NecrosThis nine track mini album comprises four meaty chunks of death/doom, a long Persian style interlude and four “Temples” full of dreamy spiritual sitar-led sounds. This is from a German band with a healthy back catalogue and a still healthier anti-Christian stance. It is from this first Temple that we go to “Black Bone Crucifix”. Big roars and crusty guitar output lead to vibrant death metal. It’s as infernal and dark as it should be, and has an interesting progression. Technically it’s very good and tight with strong control of pace. The vocalist growls deeply. Mechanical at source level, it’s well produced so lively layer upon lively layer of death metal fall out of it. “Black Bone Crucifix” is a good track with a great structure, even dropping into doom towards the end.

Temple II is unlike the first one. There are no more dreamy sounds. In fact it’s more like the sound of locusts as produced by the guitar. The track which follows, “Va Koram Do Rex Satan” has an old school feel and indeed is an old track, dating back to 2007. The result is something threatening and nasty. It lacks the subtlety of “Black Bone Crucifix”. But it’s good death metal, which again descends into doom while spreading out and expanding its malevolent claws. The band’s technical prowess comes to the fore again before returning to the pungent death metal. This precedes “Gate”, a long and evocative acoustic interlude in a Middle Eastern style. “Nine Graves” is an album of contrasts.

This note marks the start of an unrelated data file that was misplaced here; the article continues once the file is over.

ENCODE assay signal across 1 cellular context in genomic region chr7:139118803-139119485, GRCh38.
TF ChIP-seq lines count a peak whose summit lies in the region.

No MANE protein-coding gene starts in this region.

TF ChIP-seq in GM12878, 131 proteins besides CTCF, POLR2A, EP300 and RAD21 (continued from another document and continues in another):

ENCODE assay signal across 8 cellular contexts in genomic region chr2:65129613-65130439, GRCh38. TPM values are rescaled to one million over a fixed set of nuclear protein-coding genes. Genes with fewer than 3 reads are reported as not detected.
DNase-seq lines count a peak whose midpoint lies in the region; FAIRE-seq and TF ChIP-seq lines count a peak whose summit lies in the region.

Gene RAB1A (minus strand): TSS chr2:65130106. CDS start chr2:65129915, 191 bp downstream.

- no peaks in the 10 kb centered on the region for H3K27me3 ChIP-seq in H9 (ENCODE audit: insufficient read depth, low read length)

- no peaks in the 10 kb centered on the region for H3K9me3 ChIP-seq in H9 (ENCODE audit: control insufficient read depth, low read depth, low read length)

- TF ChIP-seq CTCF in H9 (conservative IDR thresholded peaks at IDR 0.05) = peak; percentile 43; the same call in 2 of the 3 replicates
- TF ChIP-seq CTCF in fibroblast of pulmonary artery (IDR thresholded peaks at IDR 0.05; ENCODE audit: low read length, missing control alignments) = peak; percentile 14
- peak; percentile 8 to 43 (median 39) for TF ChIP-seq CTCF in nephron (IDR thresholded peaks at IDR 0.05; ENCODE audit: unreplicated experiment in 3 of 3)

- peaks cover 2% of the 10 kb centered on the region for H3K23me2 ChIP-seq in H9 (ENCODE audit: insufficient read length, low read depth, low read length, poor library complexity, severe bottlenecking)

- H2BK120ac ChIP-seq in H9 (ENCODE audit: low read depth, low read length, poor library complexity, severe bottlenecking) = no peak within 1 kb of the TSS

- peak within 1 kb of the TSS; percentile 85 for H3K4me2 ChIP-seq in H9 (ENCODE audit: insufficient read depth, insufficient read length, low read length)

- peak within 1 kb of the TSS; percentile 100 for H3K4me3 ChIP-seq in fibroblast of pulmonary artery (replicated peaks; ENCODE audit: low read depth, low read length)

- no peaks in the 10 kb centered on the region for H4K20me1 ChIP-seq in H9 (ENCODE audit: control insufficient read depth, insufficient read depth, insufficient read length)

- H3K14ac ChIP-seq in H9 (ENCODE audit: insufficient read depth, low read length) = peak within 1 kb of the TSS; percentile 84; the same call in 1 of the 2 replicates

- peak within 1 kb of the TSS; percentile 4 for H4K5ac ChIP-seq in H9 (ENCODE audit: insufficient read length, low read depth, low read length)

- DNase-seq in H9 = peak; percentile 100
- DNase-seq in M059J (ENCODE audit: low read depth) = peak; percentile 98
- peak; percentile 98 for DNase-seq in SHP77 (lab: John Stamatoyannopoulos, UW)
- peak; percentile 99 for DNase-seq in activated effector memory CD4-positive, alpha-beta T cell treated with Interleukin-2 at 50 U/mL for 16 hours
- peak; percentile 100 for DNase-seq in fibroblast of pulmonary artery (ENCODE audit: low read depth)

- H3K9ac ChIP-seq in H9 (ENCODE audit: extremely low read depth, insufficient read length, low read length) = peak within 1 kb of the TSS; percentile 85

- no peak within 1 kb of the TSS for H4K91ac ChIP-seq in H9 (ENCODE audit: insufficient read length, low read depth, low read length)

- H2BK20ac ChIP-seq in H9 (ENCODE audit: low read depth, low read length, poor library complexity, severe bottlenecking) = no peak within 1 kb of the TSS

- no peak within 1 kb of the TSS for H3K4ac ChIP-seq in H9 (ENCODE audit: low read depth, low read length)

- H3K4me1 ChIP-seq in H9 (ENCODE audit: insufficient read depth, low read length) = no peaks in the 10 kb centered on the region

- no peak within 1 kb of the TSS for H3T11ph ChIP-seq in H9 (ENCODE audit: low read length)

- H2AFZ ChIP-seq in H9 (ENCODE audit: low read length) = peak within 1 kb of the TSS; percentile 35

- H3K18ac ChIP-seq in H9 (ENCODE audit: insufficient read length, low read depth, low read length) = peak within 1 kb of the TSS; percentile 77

Another oldie, “Baptized by the Black Urine of the Deceased”, picks up the pace. The pattern is familiar: straight, driving death metal plunges into doom and this time the sound of ominous church bells. The vocalist growls darkly. After a break, the guitars take it away but the mood is maintained by the depth of sound and authority of the drum work. To the tune of the sitar, a deep voice utters a hymn in Latin. It is Temple III. The title track follows. “Nine Graves” is a traditional, driving death metal track. The guitar meanders its way through the dirty graves. The bass is prominent. “Temple IV” ends the 40 minute work. Its avant-garde and reflective Eastern sound is like a symbol of hot days. So obscure is it in the context of what has gone before that it’s like listening to a different album. But the whole experience of listening to “Nine Graves” is like that.

Interesting and technically proficient as this is, I found that the contrasts of “Nine Graves” stopped it from being joined up in any meaningful way. I liked what I heard and always appreciate ethnic sounds, moods and instruments but as an overall listening experience this was just too bits and pieces for me.

(6/10 Andrew Doherty)